Areas of Interest
There is a significant gap between the theoretical security and privacy properties discussed in academic circles and those available to individuals in their day-to-day lives. For example, password managers were designed to get users to abandon human-selected passwords with weak security in favor of computer-generated passwords with strong security; however, in practice, due to various usability impediments, users forego generated passwords, using password managers primarily to store their human-selected passwords. In my research, I seek to identify the design principles necessary to bridge the gap between theoretical and practical security and privacy.
My research approach is multi-faceted. First, I conduct empirical user studies of security and privacy systems, whether academic prototypes or software deployed in the wild, measuring what issues (e.g., usability, functionality, key management requirements) impeded the adoption and correct usage of these systems. These efforts are enhanced through (a) collaboration with application-domain experts, (b) surveys and interviews of stakeholders, and (c) measurement studies of existing deployments, helping me to more concretely identify key requirements and design constraints for the systems under study.
Next, I rigorously explore the design space for these systems, looking for designs with the potential to address the issues previously identified. These designs can include novel cryptographic protocols and user interfaces, as well as designs improving other aspects of user experience. I evaluate each of these designs theoretically from both a security (e.g., threat modeling, proofs) and usability (e.g., cognitive walkthroughs, expert review) perspective.
Lastly, for the most promising designs, I develop proof-of-concept prototypes and conduct empirical user studies to ensure that these prototypes satisfy stakeholder requirements and identified design constraints under real-world usage. Critically, these evaluations include both technical evaluations—such as measuring latency or demonstrating the ability to stop an attack—and user-centered evaluations—such as usability testing and longitudinal studies. Based on the results of this work, I strive to extract generalizable design principles that could help improve the usability, security, and utility of other systems. Notably, I am one of only a few researchers who takes such a holistic approach to security research.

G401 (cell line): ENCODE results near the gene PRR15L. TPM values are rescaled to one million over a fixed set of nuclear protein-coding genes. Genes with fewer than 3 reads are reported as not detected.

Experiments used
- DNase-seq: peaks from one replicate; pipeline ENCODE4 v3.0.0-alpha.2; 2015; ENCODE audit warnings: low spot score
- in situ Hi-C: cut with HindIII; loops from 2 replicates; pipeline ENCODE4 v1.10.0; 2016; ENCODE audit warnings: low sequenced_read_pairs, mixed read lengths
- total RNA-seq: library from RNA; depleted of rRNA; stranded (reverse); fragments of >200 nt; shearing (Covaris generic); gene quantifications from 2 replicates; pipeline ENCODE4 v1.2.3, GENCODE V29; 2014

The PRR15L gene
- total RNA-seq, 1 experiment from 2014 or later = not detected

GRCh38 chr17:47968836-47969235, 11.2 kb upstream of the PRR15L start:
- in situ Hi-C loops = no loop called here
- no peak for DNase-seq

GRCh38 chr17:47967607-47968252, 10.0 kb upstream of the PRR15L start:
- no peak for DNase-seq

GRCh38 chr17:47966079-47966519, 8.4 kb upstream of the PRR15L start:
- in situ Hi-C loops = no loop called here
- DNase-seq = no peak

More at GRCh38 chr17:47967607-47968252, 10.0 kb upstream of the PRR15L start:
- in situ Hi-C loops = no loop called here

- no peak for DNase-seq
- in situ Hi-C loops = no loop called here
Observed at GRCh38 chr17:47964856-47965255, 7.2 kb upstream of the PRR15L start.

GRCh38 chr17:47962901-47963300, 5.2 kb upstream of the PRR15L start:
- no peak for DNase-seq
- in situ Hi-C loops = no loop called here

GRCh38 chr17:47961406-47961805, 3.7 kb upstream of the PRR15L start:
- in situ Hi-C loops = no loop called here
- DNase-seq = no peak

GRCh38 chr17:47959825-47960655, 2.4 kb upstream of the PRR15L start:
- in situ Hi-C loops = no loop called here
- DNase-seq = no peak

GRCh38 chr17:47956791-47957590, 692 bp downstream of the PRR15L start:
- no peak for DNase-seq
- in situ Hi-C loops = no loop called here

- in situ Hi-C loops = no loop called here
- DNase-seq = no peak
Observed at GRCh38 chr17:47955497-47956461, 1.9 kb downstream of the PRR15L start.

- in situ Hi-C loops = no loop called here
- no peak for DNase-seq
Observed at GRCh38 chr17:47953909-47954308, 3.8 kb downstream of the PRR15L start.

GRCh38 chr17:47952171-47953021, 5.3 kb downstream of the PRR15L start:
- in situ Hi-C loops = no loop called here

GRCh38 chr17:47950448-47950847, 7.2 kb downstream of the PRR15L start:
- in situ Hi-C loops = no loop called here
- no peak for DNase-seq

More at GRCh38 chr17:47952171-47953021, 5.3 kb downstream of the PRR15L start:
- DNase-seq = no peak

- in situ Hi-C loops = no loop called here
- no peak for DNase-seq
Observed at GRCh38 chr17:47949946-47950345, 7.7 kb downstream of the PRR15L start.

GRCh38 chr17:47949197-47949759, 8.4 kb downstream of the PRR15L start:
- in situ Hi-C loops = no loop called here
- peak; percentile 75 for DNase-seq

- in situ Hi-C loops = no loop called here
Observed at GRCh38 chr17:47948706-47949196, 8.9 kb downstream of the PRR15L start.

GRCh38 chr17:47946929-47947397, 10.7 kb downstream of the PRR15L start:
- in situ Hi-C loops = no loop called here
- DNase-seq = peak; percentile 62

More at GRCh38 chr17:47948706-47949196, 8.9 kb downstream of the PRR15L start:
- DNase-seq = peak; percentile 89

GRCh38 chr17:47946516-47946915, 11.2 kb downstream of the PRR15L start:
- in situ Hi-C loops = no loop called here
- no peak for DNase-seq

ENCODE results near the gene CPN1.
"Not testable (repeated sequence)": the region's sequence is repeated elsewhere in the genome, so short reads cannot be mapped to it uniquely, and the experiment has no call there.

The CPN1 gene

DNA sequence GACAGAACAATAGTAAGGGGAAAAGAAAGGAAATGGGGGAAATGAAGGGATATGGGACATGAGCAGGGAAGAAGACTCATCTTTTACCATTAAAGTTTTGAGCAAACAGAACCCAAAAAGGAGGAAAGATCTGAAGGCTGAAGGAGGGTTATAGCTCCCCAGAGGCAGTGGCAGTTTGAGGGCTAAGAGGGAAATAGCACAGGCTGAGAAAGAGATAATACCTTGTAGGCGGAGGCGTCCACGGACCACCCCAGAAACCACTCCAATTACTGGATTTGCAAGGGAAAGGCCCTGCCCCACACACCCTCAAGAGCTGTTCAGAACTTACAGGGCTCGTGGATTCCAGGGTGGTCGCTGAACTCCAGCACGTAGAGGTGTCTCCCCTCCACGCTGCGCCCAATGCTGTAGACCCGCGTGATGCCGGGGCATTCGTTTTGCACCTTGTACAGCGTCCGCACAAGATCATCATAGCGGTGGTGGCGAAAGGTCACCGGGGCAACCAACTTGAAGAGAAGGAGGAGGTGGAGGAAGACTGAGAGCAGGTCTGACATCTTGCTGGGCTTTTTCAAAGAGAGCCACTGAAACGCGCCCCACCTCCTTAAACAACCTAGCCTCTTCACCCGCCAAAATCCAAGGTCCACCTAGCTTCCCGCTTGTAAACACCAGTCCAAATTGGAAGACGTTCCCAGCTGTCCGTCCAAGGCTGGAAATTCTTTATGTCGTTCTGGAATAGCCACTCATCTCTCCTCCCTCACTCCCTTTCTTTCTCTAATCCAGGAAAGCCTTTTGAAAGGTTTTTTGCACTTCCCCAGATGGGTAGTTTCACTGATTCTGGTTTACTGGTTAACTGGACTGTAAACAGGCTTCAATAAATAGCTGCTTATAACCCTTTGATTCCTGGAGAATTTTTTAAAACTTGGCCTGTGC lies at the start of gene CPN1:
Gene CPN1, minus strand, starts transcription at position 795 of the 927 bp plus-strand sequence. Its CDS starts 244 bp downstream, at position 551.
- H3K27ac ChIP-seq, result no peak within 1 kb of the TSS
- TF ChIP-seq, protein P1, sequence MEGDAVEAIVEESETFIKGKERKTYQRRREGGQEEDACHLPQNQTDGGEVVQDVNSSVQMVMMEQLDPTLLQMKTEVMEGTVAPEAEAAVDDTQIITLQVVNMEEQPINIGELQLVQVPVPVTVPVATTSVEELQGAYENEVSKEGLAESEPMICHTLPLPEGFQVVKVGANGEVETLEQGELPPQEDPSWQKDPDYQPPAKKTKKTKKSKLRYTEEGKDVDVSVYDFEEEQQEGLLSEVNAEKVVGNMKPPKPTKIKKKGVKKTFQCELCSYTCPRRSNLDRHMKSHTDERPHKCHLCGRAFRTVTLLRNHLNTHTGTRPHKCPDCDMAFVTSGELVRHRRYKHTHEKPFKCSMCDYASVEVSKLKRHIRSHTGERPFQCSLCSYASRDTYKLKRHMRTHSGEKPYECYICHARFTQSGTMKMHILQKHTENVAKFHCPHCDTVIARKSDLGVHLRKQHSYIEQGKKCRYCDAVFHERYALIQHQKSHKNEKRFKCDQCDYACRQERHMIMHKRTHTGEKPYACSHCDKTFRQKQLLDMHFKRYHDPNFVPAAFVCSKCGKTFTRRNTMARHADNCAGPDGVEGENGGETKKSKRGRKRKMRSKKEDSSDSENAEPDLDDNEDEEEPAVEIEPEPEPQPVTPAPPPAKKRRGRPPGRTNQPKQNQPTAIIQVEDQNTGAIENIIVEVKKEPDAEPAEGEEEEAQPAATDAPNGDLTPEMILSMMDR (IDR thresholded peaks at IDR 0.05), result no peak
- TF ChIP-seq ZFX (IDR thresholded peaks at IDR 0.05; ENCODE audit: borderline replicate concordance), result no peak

I’m a member of The Church of Jesus Christ of Latter-Day Saints. I’m married to Emily Ruoti and am the father of four children. When I’m not wrangling the children (which takes up most of my free time), I enjoy swimming, biking, and playing video games.
- Ph.D. in Computer Science, Brigham Young University, 2016
- M.S. in Computer Science, Brigham Young University, 2015
- B.S. in Computer Science, Brigham Young University, 2011
- B.A. in Chinese, Brigham Young University, 2011
Prior Work Experience
Prior to my time at the University of Tennessee, I was a researcher at MIT Lincoln Laboratory. While there, I led a range of efforts, including acting as the chief architect for the Department of Homeland Security’s Cyber.gov program that is tasked with creating a next-generation cybersecurity architecture for all non-DoD federal departments and agencies. I also led a research team exploring non-cryptocurrency usages for Blockchain technology. Prior to my time at MIT Lincoln Laboratory I’ve also worked at Microsoft, Microsoft Research, Google, Blue Coat Systems (Symantec), and Sandia National Laboratories.
As part of my dissertation, I designed email systems that are both secure and easy-to-use, especially for novice users. The final version of our secure email system outperforms other similar systems in terms of usability, ranking in the top 15% among the hundreds of software systems subjected to a standard usability test. My design reduced user errors from 25% to 2%, and increased user understanding and trust in secure email.